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like part of the great sum now yearly paid to this army Piscataqua. When the American opposition to English would be saved to the people.
II. THE FEDERAL BALANCE.
On the deck of a westward-bound Atlantic steamer, one breezy September day, some years ago, I was asked by a distinguished gentleman, who had indeed been an English cabinet minister, to recommend some book from which he might get a rudimentary knowledge of the system of government in the United States. "For," said he, "we don't understand you. We cannot see why your vast size does not lessen cohesion and make you fall apart; nor do we understand why you will not go to pieces in the dangerous process of electing a chief magistrate." Of course I pointed out to him the fact that the President had neither the power nor the responsibility of an English primeminister, and, in short, that ours was not a parliamentary government. This surprised him, and he replied with frankness: "Ah! we do not understand you.'
But on thinking over the words of this right honorable and very intelligent gentleman, I have to confess that one of the dangers that he pointed out was a real one. So long as a hope of party advantage prevents the legislature of the country from agreeing upon some authoritative board of arbitration in case of a difference regarding an electoral count between the two Houses of Congress, the national peace will be threatened when ever we have to pass the ordeal of electing a chief ruler. Against the danger from incohesion I urged the good fortune of our Federal system - that the central government was relieved of severe strain by the localization of a great part of our legislative work. Massachusetts, with her Puritan history, regulates all matters pertaining to morals and manners—all matters that have to do with the degree and character of civilization - by her local legislature. Louisiana, with her French antecedents, is allowed to respect her traditions and those sentiments that are the slow growth of generations, and to evolve a civilization on her own soil, in her own way. The danger which this English statesman saw in the vast extent of our country and the heterogeneity of its people would be a real one, if it were possible for a body of Pennsylvania Presbyterians and Massachusetts Puritans to organize a party to make Sunday laws for New Orleans. It would be real if reformers could not pass a law regulating the liquor traffic in Maine without consulting the representatives from Nevada, Arkansas, and the Bourbon district of Kentucky.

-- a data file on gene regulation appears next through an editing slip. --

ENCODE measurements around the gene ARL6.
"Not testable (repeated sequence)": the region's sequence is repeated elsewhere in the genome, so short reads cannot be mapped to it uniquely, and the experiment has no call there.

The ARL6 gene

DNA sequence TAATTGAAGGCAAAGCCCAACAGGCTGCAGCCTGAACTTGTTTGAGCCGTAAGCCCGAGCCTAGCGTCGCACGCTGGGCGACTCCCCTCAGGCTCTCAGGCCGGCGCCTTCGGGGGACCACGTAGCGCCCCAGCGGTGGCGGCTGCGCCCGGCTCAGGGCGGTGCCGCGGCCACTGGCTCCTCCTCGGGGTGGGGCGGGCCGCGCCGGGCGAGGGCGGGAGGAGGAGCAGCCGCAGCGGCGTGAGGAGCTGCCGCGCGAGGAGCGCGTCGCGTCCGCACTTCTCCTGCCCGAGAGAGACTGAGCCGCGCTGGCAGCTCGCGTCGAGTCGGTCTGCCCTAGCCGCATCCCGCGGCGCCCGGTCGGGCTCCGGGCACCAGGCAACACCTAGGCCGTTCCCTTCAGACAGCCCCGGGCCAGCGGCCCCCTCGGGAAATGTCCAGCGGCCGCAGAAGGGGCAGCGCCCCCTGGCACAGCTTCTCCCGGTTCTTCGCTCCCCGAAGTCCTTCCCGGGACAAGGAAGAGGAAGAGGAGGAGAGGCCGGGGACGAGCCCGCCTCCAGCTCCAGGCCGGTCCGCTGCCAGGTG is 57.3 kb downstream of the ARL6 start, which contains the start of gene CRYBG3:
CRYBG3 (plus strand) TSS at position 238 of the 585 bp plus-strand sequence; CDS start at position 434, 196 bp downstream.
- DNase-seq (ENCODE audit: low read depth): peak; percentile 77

This notion of a lack of stability in the American government from the heterogeneousness of its people is an old one with Englishmen. In 1759, not to mention any earlier example, there came to this country the Rev. Andrew Burnaby, afterward Archdeacon of Leicester, who entered the colonies by way of York River and journeyed to the northward as far as the
schemes for taxing the colonies had raised the whirlwind, he published in 1773 his "Travels Through the Middle Settlements in North America." In this he ventures to make some forecasts. He does not think that the colonies can ever be voluntarily associated in one government, "for fire and water," says he, "are not more heterogeneous than the different colonies in North America. Nothing can exceed the jealousy and emulation which they possess in regard to each other." "Indeed," he says in another place, "it appears to me a doubtful point, even supposing all the colonies of America were to be united under one head, whether it would be possible to keep in due order and government so wide and extended an empire."